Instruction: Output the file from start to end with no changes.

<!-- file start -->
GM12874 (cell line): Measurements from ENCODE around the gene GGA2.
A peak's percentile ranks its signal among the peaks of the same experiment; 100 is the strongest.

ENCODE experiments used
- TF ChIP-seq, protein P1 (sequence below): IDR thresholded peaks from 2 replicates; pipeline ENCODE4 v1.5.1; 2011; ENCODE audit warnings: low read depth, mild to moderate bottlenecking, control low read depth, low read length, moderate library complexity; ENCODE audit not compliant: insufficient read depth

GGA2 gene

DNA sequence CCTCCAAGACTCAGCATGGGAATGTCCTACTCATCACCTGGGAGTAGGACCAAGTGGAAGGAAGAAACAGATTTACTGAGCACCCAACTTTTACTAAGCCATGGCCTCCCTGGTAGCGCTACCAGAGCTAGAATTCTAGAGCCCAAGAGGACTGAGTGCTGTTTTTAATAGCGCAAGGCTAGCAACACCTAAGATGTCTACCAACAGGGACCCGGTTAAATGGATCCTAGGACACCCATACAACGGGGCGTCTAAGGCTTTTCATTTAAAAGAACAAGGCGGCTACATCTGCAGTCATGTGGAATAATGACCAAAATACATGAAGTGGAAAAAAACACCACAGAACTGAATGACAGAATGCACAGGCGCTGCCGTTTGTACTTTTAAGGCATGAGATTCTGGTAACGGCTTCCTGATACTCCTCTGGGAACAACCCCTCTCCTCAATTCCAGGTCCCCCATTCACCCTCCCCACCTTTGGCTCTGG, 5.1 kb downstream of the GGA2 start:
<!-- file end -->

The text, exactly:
GM12874 (cell line): Measurements from ENCODE around the gene GGA2.
A peak's percentile ranks its signal among the peaks of the same experiment; 100 is the strongest.

ENCODE experiments used
- TF ChIP-seq, protein P1 (sequence below): IDR thresholded peaks from 2 replicates; pipeline ENCODE4 v1.5.1; 2011; ENCODE audit warnings: low read depth, mild to moderate bottlenecking, control low read depth, low read length, moderate library complexity; ENCODE audit not compliant: insufficient read depth

GGA2 gene

DNA sequence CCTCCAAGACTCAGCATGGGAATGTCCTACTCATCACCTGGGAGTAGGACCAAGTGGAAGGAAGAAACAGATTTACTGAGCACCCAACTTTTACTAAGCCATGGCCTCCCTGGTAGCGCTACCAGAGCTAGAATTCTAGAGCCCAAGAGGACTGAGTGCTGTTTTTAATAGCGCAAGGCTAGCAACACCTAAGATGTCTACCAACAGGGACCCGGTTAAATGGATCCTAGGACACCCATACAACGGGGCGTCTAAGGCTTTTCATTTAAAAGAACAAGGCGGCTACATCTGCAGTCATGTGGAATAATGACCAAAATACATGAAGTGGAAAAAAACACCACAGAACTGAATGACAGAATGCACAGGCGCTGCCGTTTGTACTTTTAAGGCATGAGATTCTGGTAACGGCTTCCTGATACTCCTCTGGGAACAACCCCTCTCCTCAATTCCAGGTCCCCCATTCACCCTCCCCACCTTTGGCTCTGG, 5.1 kb downstream of the GGA2 start: